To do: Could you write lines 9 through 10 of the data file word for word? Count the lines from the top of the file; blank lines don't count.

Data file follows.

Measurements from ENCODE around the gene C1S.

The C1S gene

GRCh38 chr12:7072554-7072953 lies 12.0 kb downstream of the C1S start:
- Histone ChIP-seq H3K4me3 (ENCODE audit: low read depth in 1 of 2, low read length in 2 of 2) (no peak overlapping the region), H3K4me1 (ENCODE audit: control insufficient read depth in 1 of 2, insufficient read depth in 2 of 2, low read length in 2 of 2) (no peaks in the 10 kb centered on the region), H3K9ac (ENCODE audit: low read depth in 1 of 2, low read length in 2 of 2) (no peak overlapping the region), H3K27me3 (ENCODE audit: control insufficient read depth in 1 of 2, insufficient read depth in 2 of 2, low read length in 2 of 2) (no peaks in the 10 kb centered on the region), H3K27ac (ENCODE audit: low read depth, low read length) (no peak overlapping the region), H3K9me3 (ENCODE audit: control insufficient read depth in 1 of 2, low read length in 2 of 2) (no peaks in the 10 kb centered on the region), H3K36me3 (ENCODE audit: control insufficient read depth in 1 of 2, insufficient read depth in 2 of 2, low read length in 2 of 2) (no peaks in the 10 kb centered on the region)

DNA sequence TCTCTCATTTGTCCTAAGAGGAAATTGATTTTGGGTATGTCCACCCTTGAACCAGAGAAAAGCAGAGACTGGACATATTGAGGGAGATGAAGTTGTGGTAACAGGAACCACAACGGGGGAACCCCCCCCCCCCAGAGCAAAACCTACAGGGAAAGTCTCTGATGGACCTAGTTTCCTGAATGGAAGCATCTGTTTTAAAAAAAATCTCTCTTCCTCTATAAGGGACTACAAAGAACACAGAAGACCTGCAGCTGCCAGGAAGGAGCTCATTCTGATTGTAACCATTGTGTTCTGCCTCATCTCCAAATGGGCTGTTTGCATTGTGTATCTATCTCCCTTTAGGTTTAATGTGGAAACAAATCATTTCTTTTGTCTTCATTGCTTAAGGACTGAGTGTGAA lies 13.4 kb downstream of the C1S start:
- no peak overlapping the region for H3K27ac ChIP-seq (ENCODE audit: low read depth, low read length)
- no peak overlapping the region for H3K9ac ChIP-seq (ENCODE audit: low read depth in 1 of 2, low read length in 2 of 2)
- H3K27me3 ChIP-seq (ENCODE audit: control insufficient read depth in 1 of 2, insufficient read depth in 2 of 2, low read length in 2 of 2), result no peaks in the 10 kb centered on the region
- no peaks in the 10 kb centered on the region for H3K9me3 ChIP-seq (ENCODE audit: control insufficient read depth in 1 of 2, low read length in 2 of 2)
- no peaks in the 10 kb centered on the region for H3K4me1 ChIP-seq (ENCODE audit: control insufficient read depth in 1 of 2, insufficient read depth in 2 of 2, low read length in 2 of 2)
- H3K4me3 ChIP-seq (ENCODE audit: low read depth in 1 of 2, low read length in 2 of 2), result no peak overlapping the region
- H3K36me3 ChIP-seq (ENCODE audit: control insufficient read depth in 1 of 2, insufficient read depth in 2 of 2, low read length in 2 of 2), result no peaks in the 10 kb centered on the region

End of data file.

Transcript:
- no peaks in the 10 kb centered on the region for H3K9me3 ChIP-seq (ENCODE audit: control insufficient read depth in 1 of 2, low read length in 2 of 2)
- no peaks in the 10 kb centered on the region for H3K4me1 ChIP-seq (ENCODE audit: control insufficient read depth in 1 of 2, insufficient read depth in 2 of 2, low read length in 2 of 2)